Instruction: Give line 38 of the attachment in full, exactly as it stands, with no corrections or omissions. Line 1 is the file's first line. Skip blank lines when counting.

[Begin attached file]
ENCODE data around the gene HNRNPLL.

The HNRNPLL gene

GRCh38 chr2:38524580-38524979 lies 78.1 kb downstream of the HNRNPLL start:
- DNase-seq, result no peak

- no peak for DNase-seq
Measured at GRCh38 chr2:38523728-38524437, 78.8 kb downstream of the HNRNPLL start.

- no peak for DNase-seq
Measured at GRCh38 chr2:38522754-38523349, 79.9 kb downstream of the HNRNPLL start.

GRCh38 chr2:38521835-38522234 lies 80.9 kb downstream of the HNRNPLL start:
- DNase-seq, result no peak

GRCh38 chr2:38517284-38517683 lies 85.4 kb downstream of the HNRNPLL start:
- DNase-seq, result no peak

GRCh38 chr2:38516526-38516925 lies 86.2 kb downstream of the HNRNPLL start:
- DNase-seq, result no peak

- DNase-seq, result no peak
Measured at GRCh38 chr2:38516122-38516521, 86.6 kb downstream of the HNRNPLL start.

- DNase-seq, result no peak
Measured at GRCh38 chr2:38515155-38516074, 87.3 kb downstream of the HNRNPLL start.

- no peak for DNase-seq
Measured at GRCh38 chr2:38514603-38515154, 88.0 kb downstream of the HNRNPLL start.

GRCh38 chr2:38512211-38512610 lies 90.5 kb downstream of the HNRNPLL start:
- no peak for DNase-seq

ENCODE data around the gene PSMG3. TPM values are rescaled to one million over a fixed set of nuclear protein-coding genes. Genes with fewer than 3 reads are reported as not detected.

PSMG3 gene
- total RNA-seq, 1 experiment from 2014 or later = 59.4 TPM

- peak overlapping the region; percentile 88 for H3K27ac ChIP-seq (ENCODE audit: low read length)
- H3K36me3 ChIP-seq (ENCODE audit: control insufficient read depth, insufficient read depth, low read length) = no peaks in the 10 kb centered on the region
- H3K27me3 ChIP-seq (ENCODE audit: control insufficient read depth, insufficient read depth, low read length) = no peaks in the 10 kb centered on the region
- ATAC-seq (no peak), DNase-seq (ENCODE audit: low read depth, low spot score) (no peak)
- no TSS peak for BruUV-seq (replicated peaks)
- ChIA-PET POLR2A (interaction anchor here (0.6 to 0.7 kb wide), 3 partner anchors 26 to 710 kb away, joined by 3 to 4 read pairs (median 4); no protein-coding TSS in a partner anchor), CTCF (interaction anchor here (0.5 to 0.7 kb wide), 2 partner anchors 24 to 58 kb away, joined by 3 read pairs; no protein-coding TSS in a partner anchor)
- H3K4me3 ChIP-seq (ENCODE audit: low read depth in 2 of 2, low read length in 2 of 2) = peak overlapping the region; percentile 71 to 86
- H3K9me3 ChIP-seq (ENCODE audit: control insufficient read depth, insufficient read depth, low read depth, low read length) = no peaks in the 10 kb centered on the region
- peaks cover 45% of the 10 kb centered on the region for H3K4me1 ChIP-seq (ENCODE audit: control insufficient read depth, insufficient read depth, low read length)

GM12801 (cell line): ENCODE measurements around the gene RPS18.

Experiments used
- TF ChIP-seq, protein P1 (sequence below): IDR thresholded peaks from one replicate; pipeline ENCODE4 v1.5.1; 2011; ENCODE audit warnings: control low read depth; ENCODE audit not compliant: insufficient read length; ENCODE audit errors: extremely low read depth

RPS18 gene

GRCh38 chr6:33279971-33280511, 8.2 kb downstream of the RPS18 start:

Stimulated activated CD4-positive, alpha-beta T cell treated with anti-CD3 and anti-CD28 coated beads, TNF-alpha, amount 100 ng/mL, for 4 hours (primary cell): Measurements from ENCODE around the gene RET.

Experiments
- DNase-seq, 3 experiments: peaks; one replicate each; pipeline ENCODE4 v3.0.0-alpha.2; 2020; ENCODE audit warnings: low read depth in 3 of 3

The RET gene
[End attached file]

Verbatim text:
RPS18 gene